James S. Liebman’s Notes on Interview with Pricilla Jaramillo, Niece of Carlos Hernandez (Dec. 3, 2004) at 1, 3 (noting that Pricilla described Fidela as unreliable and volatile, and further offering that Fidela was an inconsiderate caretaker);

    Peso Chavez’s Notes on Interview with John Michael Schilling, Nephew of Carlos Hernandez (Aug. 12, 2004) at 1 (“I can’t even describe that woman [his grandmother Fidela Hernandez]. She’s very bad—no good—she didn’t like any of us.”);

    supra Chapter 6, notes 69, 158 and accompanying text.

  68. p. 319 “The matriarch perhaps consoles…to invest.”
    See supra Prologue, note 46 and accompanying text; supra Chapter 6, notes 65–68, 73, 83–84, 87–88 and accompanying text [including re: her brother Solis in Calif.]; supra Chapter 17, notes 111–113 and accompanying text.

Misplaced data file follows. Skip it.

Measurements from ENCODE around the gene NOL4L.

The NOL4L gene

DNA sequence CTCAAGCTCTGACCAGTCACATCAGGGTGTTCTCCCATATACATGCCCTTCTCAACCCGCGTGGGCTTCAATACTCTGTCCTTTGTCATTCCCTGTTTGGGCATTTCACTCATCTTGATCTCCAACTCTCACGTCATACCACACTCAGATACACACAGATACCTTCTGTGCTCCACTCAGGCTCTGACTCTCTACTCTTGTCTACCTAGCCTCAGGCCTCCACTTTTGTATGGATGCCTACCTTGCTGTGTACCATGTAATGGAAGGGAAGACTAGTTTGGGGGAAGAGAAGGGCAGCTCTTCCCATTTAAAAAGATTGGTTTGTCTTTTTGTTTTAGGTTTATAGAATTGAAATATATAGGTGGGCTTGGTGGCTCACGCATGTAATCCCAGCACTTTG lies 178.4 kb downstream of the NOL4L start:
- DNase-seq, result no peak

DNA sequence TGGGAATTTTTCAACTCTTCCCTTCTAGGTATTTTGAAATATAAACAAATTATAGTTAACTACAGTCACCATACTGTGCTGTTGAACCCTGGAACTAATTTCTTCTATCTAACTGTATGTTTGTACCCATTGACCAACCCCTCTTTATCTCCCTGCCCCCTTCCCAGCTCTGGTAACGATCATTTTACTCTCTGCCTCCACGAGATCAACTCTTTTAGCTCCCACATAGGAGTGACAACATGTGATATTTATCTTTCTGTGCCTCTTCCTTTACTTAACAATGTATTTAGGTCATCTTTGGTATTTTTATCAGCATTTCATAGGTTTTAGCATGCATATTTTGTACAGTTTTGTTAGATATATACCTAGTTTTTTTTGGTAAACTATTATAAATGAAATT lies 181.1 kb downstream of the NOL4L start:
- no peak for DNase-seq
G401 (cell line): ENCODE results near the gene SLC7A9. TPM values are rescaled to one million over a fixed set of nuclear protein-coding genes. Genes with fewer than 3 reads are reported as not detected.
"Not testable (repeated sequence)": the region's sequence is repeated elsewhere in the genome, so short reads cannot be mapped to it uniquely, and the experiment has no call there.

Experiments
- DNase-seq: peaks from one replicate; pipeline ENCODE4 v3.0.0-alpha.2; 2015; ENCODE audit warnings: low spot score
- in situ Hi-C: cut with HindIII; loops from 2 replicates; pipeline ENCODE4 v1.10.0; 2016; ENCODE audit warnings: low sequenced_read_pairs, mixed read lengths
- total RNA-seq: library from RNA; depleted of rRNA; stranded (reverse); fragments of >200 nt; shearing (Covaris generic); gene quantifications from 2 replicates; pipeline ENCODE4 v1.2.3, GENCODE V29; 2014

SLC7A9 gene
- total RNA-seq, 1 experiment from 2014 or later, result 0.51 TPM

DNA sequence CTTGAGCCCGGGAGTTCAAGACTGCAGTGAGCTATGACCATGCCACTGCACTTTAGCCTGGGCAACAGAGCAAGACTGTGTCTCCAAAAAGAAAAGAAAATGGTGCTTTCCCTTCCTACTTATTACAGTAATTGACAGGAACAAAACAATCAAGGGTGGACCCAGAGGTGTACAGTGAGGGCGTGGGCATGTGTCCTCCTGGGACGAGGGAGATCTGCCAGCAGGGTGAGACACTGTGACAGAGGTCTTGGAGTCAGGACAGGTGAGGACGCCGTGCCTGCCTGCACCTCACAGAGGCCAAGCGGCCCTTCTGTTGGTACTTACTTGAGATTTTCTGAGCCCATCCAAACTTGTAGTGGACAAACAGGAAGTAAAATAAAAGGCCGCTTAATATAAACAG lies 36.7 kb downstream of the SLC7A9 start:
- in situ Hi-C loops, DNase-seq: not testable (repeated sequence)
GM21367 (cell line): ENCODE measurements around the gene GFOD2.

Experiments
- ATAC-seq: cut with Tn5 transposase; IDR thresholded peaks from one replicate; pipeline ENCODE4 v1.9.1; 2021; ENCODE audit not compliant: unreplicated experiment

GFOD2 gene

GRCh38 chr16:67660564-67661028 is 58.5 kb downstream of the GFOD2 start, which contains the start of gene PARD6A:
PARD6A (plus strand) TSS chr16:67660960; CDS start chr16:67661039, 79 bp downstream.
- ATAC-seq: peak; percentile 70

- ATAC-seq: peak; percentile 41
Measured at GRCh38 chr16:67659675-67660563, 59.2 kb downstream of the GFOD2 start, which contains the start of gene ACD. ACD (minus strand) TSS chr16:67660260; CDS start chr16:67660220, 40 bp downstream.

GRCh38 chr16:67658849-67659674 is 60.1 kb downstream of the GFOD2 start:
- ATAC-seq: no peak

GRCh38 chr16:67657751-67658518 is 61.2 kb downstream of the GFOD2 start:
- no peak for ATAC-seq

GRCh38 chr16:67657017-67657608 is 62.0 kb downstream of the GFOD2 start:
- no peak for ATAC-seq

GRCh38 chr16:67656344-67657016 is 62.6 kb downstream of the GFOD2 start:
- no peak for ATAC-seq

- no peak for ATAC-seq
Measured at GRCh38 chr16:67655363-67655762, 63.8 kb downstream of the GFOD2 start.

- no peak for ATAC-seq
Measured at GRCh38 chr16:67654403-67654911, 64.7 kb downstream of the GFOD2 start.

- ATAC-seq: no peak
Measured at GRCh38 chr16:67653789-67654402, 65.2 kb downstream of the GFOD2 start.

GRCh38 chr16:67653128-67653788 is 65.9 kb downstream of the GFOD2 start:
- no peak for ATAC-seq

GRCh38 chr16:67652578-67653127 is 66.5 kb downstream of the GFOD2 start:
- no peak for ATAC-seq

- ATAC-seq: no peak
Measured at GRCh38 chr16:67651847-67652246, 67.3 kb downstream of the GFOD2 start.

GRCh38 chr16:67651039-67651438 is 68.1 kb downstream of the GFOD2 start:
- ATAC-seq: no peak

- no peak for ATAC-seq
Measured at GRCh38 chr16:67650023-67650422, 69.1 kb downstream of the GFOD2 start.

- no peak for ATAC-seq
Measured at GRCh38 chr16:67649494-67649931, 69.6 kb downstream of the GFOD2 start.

69. p. 319 “Both Kenneth Botary…in Corpus Christi.”
    For Ken Botary, see Law Offices of Kenneth G. Botary, Yellow Pages Goes Green, http://www.yellowpagesgoesgreen.org/Corpus+Christi-TX/Law+Offices+Of+Kenneth+G+Botary/2004596 (last visited Mar. 30, 2012). Archived at: http://perma.cc/DM4E-GG5N. For Steve Schiwetz, see Steve Schiwetz Law Offices, Yellow Pages, http://www.yellowpages.com/corpus-christi-tx/mip/steve-schiwetz-law-offices-15648527 (last visited Mar. 30, 2012). Archived at: http://perma.cc/P97K-BKDC.
  70. p. 319 “Around the time…then in New Orleans.”

    Transcribed Videotape Interview with Karen Boudrie-Evers, Corpus Christi Television Reporter, in Dallas, Texas (Feb. 28, 2005) at 01:22:20: